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Skin from the Petri dish helps cancer research

No. 09a2 | 02/03/2017 | by Koh

How does skin cancer develop? This is the central question around which Petra Boukamp's research revolves. Boukamp, who led a research department at the German Cancer Research Center (DKFZ) for many years, studied the role of genetic alterations in the development of skin cancer. In addition, she developed organ models that closely resemble human skin and enable researchers to track the development of skin cancer in culture. For this research, the scientist has now been honored with the experimental part of the German Cancer Award (Deutscher Krebspreis).

Petra Boukamp
© Jutta Jung/DKFZ”

In order to understand how normal human skin develops and what mistakes during this process can lead to skin cancer, Petra Boukamp developed three-dimensional models of human organs. Boukamp succeeded in getting the cells to organize themselves independently into layers in the Petri dish. These organ models are reproducible; they imitate conditions in human skin very closely and have a lifetime of up to six months.

Scientists are using these 3D organ models to examine how epidermal stem cells secure the skin's life-long capacity to regenerate and whether and how UV radiation and other environmental factors cause the skin to age.

When skin cancer cells in different stages of malignancy are added to this culture model, the researchers can study the interactions of the cancer cells with their environment or examine mechanisms that account for the invasive capacity of tumor cells. From these 3D-models, scientists have also developed a model for studying the effectiveness of modern anticancer drugs as well as side effects and resistance mechanisms.

In addition, Boukamp's research has also made seminal contributions to unraveling the role of chromosome ends (telomeres) and the so-called "immortality enzyme" telomerase in normal cells as well as in skin cells that have turned cancerous.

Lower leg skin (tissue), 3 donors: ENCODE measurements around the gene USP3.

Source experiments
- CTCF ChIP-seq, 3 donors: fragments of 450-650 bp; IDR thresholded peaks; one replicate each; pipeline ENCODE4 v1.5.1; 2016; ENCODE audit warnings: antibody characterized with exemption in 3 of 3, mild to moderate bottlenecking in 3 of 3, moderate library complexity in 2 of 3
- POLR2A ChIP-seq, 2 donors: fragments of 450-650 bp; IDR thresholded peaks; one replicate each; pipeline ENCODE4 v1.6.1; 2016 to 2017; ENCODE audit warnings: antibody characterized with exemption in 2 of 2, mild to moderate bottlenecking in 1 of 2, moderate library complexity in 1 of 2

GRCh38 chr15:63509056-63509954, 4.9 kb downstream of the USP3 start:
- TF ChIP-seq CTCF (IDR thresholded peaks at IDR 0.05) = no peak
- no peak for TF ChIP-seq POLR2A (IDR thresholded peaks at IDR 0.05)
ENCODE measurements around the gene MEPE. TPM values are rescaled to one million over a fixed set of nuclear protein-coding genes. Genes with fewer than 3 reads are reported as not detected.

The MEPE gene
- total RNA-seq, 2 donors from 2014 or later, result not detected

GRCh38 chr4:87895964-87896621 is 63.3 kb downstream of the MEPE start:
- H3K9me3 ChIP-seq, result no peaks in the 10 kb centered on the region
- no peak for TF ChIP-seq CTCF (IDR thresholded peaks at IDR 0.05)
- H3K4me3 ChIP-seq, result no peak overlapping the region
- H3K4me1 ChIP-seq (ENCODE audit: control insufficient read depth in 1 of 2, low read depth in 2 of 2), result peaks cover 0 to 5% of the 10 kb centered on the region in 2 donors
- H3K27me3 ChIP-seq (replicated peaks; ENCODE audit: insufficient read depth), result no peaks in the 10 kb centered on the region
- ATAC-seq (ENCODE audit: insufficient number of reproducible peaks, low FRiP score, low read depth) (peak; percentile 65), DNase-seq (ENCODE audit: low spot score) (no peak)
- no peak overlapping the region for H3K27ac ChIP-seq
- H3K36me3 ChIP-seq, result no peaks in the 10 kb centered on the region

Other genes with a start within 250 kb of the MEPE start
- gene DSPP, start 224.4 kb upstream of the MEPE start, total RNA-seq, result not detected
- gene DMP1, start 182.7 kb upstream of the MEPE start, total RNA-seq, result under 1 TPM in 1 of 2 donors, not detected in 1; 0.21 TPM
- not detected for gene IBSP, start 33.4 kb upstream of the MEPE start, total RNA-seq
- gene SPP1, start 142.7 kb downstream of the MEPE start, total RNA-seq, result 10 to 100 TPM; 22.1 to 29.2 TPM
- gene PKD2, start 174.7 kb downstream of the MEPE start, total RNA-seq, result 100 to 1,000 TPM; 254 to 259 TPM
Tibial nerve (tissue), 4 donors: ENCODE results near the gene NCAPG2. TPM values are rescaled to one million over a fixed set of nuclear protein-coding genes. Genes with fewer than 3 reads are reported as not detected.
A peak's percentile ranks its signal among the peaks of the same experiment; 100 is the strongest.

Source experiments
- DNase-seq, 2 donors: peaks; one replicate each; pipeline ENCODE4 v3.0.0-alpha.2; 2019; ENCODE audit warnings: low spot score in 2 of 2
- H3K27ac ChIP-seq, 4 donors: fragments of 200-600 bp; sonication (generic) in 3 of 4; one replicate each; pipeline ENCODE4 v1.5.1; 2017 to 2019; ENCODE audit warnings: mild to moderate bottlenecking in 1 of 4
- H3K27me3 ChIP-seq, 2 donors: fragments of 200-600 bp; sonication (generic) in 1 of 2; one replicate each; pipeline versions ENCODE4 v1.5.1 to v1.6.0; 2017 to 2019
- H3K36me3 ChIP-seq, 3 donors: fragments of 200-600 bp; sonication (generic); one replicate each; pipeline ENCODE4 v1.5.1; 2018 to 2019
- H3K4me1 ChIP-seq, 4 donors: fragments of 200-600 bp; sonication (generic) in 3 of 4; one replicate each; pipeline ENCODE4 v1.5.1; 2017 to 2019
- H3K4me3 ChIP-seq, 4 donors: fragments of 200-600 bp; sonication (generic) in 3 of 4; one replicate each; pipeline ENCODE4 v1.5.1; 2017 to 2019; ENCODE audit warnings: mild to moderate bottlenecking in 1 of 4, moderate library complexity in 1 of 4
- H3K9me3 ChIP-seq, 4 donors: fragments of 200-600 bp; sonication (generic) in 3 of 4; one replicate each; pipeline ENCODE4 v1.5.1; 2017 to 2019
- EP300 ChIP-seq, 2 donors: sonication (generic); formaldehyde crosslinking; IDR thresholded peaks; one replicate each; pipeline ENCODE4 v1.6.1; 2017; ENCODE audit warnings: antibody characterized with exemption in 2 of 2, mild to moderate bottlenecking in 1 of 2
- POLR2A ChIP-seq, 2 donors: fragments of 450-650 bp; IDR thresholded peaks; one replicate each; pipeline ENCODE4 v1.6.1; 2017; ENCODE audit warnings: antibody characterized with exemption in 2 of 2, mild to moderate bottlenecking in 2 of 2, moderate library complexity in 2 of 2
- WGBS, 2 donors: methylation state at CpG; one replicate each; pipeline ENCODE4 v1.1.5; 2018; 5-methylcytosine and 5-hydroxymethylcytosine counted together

Petra Boukamp studied biology at Heidelberg University. She earned a PhD at the University of Kaiserslautern and attained her qualification to give lectures ('Habilitation') at the University of Heidelberg. Since 1972, she has worked at the German Cancer Research Center (Deutsches Krebsforschungszentrum, DKFZ) in Heidelberg, first as a technical assistant and subsequently as a research assistant. Following several research experiences at the University of Irvine, California, she first became a research group leader and then, from 2001 until 2015, head of DKFZ's Division of Genetics of Skin Carcinogenesis. Presently she is finalizing work at the DKFZ and at the same time working as a team leader at the Leibniz Institute for Environmental Medicine in Düsseldorf.

The German Cancer Award, sponsored by the German Cancer Society (Deutsche Krebsgesellschaft), is one of the most prestigious distinctions in cancer medicine in Germany. The award is presented annually in equal parts for excellent research in experimental basic research, in translational research and in tumor diagnostics and treatment. Each category comprises €7.500.

Along with Petra Boukamp, the second award-winner in the category "Experimental Cancer Research" was Martin Lipp from the Max Delbrück Center in Berlin. This year's award in the category "Clinical Cancer Research" went to Michael Hallek, University of Cologne. The award-winner in the category "Translational Cancer Research" was Guido Reifenberger from Düsseldorf University and the German Center Consortium (DKTK).

The awards were presented on March 1 during the 19th AEK Cancer Congress of the German Cancer Society.

An image of the award-winner is available for download at:

Note on use of images related to press releases
Use is free of charge. The German Cancer Research Center (Deutsches Krebsforschungszentrum, DKFZ) permits one-time use in the context of reporting about the topic covered in the press release. Images have to be cited as follows: "Source: Jutta Jung/DKFZ".
Distribution of images to third parties is not permitted unless prior consent has been obtained from DKFZ's Press Office (phone: ++49-(0)6221 42 2854, E-mail: Any commercial use is prohibited.

With more than 3,000 employees, the German Cancer Research Center (Deutsches Krebsforschungszentrum, DKFZ) is Germany’s largest biomedical research institute. DKFZ scientists identify cancer risk factors, investigate how cancer progresses and develop new cancer prevention strategies. They are also developing new methods to diagnose tumors more precisely and treat cancer patients more successfully. The DKFZ's Cancer Information Service (KID) provides patients, interested citizens and experts with individual answers to questions relating to cancer.

To transfer promising approaches from cancer research to the clinic and thus improve the prognosis of cancer patients, the DKFZ cooperates with excellent research institutions and university hospitals throughout Germany:

  • National Center for Tumor Diseases (NCT, 6 sites)
  • German Cancer Consortium (DKTK, 8 sites)
  • Hopp Children's Cancer Center (KiTZ) Heidelberg
  • Helmholtz Institute for Translational Oncology (HI-TRON Mainz) - A Helmholtz Institute of the DKFZ
  • DKFZ-Hector Cancer Institute at the University Medical Center Mannheim
  • National Cancer Prevention Center (jointly with German Cancer Aid)
The DKFZ is 90 percent financed by the Federal Ministry of Education and Research and 10 percent by the state of Baden-Württemberg. The DKFZ is a member of the Helmholtz Association of German Research Centers.


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